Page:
Simple interface. Saves video to any QuickTime format, works directly from DVDs or ripped data.
Can only extract from one video title set at a time. Can't directly enter timecode when setting in/out points.
Kudos to Miraizon for creating a simple, elegant easy to use tool that performs its function with aplomb. Cinematize2 is a cool utility for extracting video and audio segments from DVDs. It's definitely a tool to own if you work with video. For example, if you've created a DVD then lost the original video (through accident or disaster), or need to create a demo reel, but don't have access to the original footage, or just want to show off scenes from a project that you worked on, Cinematize2 can help. Or, if you own a video camera that saves to a DVD disk and you want to edit your movie files later, Cinematize2 can help in these situations too.
To capture video or audio, just load a DVD then launch Cinematize2. Next drag the DVD into the Cinematize2 window, select a video title set from the list, select the segment of video to extract (by setting in and out points), set the options for video, audio, subtitles and output, and click Extract.
The interface is simple, with easy access to its powerful decoding features. Tabs exist for each section (segment, video, audio, subtitles, and output) and drop down menus offer the appropriate options. Selecting video is as simple as dragging a slider or clicking arrows in the timecode fields. The video can be saved in any format supported by QuickTime (including MPEG4, DV and full quality uncompressed). One improvement I'd recommend is direct entry of timecode, which would speed up setting in and out points. Selections can only be made by previewing the video though, so when you want to capture a specific audio segment with video, its a bit harder to pinpoint the in and out points without timecode. The video-editing neophyte may also find some of the options confusing, so a more detailed manual would be useful also.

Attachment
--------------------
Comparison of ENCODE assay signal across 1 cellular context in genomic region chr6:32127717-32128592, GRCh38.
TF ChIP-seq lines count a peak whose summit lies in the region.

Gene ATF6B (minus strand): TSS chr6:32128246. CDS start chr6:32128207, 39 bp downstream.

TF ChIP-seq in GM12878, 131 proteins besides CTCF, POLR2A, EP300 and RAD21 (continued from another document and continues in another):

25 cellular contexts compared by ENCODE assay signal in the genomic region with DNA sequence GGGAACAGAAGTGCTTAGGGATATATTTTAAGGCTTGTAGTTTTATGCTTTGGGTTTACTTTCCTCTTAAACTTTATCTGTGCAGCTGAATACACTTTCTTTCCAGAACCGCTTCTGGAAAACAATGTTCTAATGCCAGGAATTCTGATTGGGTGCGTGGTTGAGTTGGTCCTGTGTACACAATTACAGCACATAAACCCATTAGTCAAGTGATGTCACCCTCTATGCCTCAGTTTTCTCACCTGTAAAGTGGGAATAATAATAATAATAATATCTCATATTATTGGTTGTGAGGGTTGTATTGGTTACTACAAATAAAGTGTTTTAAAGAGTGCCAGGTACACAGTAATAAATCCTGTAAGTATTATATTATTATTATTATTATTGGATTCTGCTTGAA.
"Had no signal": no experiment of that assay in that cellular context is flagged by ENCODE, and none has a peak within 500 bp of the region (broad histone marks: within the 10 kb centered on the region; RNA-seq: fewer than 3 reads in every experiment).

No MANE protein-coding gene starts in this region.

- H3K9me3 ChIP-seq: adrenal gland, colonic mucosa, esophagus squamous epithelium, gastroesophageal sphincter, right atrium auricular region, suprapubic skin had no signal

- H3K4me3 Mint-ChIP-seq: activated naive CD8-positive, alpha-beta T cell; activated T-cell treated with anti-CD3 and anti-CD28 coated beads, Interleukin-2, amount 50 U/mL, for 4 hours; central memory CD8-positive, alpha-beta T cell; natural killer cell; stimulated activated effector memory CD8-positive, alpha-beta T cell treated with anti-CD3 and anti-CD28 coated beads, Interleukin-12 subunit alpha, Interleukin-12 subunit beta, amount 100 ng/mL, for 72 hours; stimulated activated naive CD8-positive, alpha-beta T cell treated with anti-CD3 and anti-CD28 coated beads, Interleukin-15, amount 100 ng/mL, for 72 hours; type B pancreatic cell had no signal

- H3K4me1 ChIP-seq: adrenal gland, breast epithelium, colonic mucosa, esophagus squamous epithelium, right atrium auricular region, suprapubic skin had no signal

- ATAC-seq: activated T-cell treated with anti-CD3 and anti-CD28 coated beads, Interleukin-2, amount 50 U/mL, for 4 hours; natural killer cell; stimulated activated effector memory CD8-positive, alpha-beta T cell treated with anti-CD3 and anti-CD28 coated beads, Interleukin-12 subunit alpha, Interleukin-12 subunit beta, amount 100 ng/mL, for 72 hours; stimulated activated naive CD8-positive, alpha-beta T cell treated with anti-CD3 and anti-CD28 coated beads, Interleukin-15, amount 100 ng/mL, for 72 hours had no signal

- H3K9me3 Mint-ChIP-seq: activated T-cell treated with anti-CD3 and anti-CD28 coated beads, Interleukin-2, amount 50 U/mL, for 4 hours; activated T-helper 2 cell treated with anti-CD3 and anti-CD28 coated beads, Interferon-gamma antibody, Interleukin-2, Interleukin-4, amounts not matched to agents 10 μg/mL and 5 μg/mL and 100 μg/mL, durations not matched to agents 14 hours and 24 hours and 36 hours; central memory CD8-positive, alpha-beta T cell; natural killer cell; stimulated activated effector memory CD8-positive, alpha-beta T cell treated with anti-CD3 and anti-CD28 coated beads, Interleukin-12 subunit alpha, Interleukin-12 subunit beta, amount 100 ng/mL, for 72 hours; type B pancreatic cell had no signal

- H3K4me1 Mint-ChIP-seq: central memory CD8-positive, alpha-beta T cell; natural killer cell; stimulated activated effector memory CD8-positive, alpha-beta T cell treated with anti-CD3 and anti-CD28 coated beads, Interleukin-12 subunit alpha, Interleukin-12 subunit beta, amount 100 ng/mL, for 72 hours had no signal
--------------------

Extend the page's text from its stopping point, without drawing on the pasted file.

What Cinematize2 can't do, because of the existing DMCA laws, is extract video from encrypted commercial DVDs. There are free tools to decrypt (or rip) DVDs to a hard drive and Cinematize2 can extract video and audio from these files as readily as from a DVD. It should also be noted that video and audio extracted from DVDs using tools like Cinematize2 won't be exactly the same quality as the original video, the compression process for encoding video for DVD throws data away, but the quality of extracted clips from Cinematize2 is very close. Even though this product didn't earn a 5-star rating yet, it's well worth the reasonable price.
Cinematize2 requires a Mac with a G3 processor or higher (optimized for G4 and G5 processors), 128 MB RAM (256 or higher recommended), running Mac OS X 10.2 or later. You also need a DVD optical drive and enough hard drive space to store the extracted video.
Ilene Hoffman, Reviews Editor, who has been waiting for this program for years, contributed to this evaluation.